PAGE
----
On Tuesday, 23 October 2012 the Supreme Court will hear the second Scottish appeal of the term. Unlike the last appeal—about an esoteric aspect of conveyancing—this one is a genuine constitutional case of wider interest.


The summary is pretty simple. When the Scottish Parliament passed the Mental Health (Care and Treatment) (Scotland) Act 2003 it included a provision that allowed patients compulsorily detained in conditions of excessive security to challenge before the Mental Health Tribunal the level of security under which they were detained (Chapter 3 of Part 17).

The statute stated explicitly that patients in high-security, state hospitals could apply to the Tribunal (there is in fact only one such hospital in Scotland at Carstairs in Lanarkshire). Beyond that, the provision left it to the Ministers to make regulations defining “qualifying patient” and “qualifying hospital”: for patients in hospitals other than the State Hospital to apply to the Tribunal, these further regulations would need to be passed.

The Scottish Parliament took the unusual step, in modern times, of putting the commencement date for the provision in the Act. The Act stated at s 333:

“(2) Chapter 3 of Part 17 of this Act shall come into force on 1st May 2006 or such earlier day as the Scottish Ministers may by order appoint.”

The Ministers have never laid before Parliament regulations defining “qualifying patient” and “qualifying hospital”. That being so, in practice State Hospital patients can apply to the Tribunal but, in the absence of further regulations, those in other hospitals cannot.

Previous decisions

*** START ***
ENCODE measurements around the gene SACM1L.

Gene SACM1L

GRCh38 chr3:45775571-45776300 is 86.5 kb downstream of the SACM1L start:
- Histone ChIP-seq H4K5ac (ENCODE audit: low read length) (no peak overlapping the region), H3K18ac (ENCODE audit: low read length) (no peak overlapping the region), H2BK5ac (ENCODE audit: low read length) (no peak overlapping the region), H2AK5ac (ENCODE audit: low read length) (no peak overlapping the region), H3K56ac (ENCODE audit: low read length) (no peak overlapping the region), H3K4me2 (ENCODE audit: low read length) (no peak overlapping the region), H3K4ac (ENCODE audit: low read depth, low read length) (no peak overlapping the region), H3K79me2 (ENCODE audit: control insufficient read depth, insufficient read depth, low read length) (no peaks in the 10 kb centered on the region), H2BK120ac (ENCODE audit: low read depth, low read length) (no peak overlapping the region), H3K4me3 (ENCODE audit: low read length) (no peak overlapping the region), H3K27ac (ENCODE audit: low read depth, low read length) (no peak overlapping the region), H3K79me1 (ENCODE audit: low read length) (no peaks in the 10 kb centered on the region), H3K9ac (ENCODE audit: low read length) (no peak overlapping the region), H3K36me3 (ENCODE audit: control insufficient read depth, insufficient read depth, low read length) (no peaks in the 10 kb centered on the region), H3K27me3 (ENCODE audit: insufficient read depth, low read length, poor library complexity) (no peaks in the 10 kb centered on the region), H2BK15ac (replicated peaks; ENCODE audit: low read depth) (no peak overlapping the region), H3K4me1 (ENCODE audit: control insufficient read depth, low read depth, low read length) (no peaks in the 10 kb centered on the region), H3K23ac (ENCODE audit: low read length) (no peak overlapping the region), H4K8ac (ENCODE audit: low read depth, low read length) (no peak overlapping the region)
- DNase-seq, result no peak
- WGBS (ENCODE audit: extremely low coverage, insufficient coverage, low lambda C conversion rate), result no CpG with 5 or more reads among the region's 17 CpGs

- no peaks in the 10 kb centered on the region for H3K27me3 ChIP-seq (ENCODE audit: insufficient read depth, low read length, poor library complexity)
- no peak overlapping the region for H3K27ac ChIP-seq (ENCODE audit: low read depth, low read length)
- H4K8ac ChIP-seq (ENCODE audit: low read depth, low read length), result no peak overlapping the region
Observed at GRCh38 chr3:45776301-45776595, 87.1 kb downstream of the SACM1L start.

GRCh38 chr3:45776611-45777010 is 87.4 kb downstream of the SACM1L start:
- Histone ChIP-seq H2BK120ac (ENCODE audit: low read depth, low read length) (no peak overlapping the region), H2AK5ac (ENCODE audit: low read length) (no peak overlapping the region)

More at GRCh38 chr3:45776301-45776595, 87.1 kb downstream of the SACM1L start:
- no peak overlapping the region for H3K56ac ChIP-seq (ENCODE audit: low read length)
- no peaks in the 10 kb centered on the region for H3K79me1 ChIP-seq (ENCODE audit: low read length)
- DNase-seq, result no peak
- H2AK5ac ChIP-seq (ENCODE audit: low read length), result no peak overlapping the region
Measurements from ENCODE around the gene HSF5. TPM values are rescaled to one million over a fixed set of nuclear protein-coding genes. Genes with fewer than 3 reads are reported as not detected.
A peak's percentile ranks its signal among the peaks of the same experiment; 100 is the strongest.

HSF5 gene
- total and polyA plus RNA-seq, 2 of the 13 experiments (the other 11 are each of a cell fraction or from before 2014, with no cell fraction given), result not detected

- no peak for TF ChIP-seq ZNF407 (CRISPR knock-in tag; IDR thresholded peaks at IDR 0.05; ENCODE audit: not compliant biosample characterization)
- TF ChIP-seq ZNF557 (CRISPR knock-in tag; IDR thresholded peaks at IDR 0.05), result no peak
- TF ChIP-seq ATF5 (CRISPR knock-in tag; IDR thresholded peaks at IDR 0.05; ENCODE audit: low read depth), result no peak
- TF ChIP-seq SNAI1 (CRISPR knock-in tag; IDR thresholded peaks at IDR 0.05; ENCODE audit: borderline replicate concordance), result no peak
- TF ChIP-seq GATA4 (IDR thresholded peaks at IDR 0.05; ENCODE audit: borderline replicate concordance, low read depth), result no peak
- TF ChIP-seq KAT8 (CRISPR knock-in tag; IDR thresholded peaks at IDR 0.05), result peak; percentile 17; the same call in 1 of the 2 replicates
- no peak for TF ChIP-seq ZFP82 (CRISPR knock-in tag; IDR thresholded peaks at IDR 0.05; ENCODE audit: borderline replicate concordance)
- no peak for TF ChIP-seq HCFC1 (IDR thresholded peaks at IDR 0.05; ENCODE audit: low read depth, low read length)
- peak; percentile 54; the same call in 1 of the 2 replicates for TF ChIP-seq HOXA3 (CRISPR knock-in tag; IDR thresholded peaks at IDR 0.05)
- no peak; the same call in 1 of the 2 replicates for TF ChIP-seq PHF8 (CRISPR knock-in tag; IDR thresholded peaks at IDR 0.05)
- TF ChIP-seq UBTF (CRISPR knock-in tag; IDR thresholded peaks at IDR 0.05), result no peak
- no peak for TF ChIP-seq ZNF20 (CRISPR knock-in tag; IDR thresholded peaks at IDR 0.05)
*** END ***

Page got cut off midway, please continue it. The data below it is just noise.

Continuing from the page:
The appellant to the Supreme Court is a patient in a locked ward who wants to apply to the Tribunal for an order declaring that he is held in conditions of excessive security. He brought a Petition for Judicial Review seeking a declaration that the Ministers failed in their statutory duty to lay before Parliament the necessary regulations. He cannot not know, of course, if regulations are made, whether he would be a “qualifying patient” in a “qualifying hospital”.

An Extra Division of the Inner House decided that, interpreting the words of the provision in the statutory context, they did not create a duty on the Ministers to make regulations but were merely permissive: M v The Scottish Ministers [2011] CSIH 19, 2011 SLT 787.  Properly construed, the Act showed that Parliament intended to give the Ministers complete flexibility about whether to bring forward regulations and what to include in them.

The Court looked at the background to the legislation, namely the Millan Report which was laid before the Scottish Parliament by the Scottish Ministers in 2001.  It showed that providing an appeals mechanism for patients detained in the State Hospital was a matter of particular urgency. Parliament had given the Ministers permission to deal with a future situation where patients became entrapped in medium-secure units as they had been in the State Hospital, and a discretion to go further, to deal with other kinds of unit, if it ever became desirable.

The Issues

The Statement of Facts and Issues in the case states that the issues in the appeal are:

“1. Whether in enacting that section 268 should come into force on 1 May 2006 at the latest, the Scottish Parliament required the Respondents to make regulations under section 268(11) and (12) by 1 May 2006 at the latest in order to give effect to that section;

2. Whether the Respondents were under a duty to lay regulations under section 268(11) and (12) before the Scottish Parliament by 1 May 2006 so that by failing to do so they acted unlawfully;

3. Whether the Scottish Parliament intended to give the Respondents a discretion, exercisable before and after 1 May 2006, as to whether and when to lay any regulations under section 268(11) and (12) before the Scottish Parliament for approval.”

These are nice succinct statements. If questions 1 and 2 and answered in the affirmative the appellant succeeds. If question 3 is answered in the affirmative the Ministers succeed.  The appellant says that the will of Parliament is being frustrated. He accepts that if regulations are laid his case might not fall within them but claims to have standing under the new approach to Scottish public law title and interest set out in AXA General Insurance Ltd v HM Advocate [2011] UKSC 46, [2012] 1 AC 868, 2011 SLT 106.

The appeal is set down for a one day hearing before Lord Hope, Lady Hale, Lord Wilson, Lord Reed and Lord Carnwath.